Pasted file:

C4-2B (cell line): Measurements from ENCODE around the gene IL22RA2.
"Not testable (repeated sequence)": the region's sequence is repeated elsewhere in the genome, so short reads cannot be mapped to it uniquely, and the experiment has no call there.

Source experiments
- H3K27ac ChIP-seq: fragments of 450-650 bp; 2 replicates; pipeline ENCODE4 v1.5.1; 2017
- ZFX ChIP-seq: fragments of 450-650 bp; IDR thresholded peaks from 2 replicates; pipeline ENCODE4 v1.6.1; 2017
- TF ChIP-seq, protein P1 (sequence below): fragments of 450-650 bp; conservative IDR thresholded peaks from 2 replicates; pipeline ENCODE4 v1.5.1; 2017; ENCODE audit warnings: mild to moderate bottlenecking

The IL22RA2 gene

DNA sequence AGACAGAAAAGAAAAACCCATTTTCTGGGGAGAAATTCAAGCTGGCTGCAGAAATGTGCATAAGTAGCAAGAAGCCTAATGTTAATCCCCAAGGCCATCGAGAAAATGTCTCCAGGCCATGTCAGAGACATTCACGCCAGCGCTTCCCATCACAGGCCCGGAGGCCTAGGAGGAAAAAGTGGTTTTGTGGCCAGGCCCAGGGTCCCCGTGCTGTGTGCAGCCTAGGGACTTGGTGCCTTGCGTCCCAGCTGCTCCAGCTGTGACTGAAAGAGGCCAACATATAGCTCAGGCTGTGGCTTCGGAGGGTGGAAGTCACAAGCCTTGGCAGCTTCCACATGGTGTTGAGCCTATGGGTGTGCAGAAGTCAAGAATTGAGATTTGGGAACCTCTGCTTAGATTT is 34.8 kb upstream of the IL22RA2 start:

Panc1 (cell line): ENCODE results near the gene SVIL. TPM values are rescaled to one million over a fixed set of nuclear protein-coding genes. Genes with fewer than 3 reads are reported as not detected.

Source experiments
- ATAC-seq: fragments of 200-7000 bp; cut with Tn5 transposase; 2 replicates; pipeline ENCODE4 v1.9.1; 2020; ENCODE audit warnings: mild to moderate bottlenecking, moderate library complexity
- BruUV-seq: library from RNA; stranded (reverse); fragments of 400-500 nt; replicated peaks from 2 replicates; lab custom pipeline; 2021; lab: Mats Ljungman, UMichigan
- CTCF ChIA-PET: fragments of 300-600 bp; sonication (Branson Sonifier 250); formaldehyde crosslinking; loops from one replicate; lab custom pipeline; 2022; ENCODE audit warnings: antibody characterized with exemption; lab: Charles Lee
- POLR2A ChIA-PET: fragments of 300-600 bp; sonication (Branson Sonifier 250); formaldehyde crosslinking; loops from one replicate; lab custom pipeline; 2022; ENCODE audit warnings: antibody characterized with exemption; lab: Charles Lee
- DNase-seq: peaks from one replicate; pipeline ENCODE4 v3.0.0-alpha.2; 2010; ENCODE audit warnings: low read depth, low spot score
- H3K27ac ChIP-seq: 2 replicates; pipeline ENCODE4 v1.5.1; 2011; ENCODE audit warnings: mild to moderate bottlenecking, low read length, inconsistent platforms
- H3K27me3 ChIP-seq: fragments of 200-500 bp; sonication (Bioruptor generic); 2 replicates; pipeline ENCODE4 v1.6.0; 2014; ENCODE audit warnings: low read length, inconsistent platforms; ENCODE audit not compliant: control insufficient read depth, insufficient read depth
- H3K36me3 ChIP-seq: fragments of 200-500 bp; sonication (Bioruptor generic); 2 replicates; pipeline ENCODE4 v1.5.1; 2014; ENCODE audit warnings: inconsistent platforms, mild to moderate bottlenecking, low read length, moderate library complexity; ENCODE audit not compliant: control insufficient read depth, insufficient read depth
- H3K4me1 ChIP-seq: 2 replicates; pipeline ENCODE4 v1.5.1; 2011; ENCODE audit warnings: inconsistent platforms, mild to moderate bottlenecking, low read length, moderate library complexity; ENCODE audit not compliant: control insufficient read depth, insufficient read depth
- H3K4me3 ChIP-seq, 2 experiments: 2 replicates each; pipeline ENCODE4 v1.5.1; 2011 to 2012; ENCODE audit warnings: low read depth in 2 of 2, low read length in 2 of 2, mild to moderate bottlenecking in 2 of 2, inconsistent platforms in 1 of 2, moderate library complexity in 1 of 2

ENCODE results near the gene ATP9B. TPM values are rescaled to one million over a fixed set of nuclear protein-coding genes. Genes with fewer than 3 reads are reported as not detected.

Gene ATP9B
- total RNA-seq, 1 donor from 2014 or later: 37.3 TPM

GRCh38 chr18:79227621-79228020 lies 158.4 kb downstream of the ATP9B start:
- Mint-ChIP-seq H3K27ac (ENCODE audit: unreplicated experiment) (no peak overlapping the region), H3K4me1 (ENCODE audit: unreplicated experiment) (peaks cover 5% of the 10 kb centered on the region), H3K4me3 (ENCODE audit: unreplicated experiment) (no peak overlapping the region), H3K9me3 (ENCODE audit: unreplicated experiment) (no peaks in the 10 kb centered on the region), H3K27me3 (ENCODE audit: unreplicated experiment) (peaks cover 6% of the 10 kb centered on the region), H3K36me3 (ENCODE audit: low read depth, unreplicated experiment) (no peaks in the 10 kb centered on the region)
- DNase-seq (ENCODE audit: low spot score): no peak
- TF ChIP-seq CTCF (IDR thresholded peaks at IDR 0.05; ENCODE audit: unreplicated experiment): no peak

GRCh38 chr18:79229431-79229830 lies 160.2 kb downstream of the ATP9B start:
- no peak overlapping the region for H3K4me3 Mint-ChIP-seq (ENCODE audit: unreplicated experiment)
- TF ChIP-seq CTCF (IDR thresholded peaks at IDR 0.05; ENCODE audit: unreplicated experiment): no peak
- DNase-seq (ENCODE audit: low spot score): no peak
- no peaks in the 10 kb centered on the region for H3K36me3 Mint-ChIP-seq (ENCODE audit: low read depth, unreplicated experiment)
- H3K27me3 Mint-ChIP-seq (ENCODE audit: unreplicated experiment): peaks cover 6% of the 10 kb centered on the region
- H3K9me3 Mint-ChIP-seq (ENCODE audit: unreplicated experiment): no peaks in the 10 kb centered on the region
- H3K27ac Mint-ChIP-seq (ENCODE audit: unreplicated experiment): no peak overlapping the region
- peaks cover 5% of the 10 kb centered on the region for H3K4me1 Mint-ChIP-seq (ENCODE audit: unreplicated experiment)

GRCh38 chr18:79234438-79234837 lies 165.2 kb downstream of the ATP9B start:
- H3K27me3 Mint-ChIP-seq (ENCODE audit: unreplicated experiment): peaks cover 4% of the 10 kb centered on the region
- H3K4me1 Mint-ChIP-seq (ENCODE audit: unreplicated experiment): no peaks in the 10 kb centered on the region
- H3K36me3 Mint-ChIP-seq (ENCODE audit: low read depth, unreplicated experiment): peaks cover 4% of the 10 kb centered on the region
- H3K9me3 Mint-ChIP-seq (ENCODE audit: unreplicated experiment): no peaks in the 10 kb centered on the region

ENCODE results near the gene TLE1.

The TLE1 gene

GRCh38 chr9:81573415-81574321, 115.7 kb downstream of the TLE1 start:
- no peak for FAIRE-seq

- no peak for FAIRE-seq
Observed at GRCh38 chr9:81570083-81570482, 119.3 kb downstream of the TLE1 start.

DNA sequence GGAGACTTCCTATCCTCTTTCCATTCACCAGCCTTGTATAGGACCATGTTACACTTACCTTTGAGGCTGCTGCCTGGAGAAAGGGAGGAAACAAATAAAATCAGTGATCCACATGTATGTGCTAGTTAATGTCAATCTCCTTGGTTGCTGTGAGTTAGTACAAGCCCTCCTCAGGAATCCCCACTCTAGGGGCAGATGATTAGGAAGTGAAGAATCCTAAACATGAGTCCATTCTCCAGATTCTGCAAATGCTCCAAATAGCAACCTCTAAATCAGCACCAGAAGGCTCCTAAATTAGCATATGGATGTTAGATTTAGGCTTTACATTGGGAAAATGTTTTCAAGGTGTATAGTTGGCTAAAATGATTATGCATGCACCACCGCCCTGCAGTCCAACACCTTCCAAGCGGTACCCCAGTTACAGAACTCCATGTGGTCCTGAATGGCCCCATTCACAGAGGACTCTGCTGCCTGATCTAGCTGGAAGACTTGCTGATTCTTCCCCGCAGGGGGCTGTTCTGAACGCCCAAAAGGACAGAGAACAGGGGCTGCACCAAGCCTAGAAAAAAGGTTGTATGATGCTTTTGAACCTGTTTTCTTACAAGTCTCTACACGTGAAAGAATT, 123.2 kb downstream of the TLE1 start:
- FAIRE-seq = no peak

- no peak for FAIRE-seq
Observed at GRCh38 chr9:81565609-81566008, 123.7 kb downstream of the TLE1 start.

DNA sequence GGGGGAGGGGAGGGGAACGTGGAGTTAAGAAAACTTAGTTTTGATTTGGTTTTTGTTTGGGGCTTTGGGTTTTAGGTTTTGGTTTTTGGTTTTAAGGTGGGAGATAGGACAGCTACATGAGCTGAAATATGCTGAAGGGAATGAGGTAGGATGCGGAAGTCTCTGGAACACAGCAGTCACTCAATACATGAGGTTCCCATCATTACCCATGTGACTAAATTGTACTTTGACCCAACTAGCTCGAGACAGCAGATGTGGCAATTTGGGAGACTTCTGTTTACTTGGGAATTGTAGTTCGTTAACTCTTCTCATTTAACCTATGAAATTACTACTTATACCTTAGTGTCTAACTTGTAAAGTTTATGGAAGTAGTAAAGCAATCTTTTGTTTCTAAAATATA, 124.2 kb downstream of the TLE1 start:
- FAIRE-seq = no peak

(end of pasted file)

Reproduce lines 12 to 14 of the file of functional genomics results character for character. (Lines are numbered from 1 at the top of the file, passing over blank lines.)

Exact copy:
- BruUV-seq: library from RNA; stranded (reverse); fragments of 400-500 nt; replicated peaks from 2 replicates; lab custom pipeline; 2021; lab: Mats Ljungman, UMichigan
- CTCF ChIA-PET: fragments of 300-600 bp; sonication (Branson Sonifier 250); formaldehyde crosslinking; loops from one replicate; lab custom pipeline; 2022; ENCODE audit warnings: antibody characterized with exemption; lab: Charles Lee
- POLR2A ChIA-PET: fragments of 300-600 bp; sonication (Branson Sonifier 250); formaldehyde crosslinking; loops from one replicate; lab custom pipeline; 2022; ENCODE audit warnings: antibody characterized with exemption; lab: Charles Lee